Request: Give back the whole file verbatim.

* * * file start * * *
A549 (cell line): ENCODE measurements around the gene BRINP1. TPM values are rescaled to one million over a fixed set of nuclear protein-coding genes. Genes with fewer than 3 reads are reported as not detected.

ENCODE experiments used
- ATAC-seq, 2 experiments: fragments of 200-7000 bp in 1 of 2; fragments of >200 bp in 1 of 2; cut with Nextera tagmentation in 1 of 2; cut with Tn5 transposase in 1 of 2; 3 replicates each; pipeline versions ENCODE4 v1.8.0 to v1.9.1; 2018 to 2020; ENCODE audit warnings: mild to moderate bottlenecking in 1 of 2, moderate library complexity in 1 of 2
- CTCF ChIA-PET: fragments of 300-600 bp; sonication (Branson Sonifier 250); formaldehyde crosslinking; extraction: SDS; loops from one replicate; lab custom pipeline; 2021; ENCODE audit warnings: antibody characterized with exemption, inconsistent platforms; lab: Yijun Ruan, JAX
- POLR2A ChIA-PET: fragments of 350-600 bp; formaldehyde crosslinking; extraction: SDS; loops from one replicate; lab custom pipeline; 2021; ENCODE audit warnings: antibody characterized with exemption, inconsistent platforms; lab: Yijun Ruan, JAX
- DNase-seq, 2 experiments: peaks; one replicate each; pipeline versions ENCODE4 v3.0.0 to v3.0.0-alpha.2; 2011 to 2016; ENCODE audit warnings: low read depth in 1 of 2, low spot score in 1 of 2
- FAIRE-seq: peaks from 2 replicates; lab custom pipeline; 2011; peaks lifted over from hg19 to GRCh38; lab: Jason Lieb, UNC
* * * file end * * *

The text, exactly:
A549 (cell line): ENCODE measurements around the gene BRINP1. TPM values are rescaled to one million over a fixed set of nuclear protein-coding genes. Genes with fewer than 3 reads are reported as not detected.

ENCODE experiments used
- ATAC-seq, 2 experiments: fragments of 200-7000 bp in 1 of 2; fragments of >200 bp in 1 of 2; cut with Nextera tagmentation in 1 of 2; cut with Tn5 transposase in 1 of 2; 3 replicates each; pipeline versions ENCODE4 v1.8.0 to v1.9.1; 2018 to 2020; ENCODE audit warnings: mild to moderate bottlenecking in 1 of 2, moderate library complexity in 1 of 2
- CTCF ChIA-PET: fragments of 300-600 bp; sonication (Branson Sonifier 250); formaldehyde crosslinking; extraction: SDS; loops from one replicate; lab custom pipeline; 2021; ENCODE audit warnings: antibody characterized with exemption, inconsistent platforms; lab: Yijun Ruan, JAX
- POLR2A ChIA-PET: fragments of 350-600 bp; formaldehyde crosslinking; extraction: SDS; loops from one replicate; lab custom pipeline; 2021; ENCODE audit warnings: antibody characterized with exemption, inconsistent platforms; lab: Yijun Ruan, JAX
- DNase-seq, 2 experiments: peaks; one replicate each; pipeline versions ENCODE4 v3.0.0 to v3.0.0-alpha.2; 2011 to 2016; ENCODE audit warnings: low read depth in 1 of 2, low spot score in 1 of 2
- FAIRE-seq: peaks from 2 replicates; lab custom pipeline; 2011; peaks lifted over from hg19 to GRCh38; lab: Jason Lieb, UNC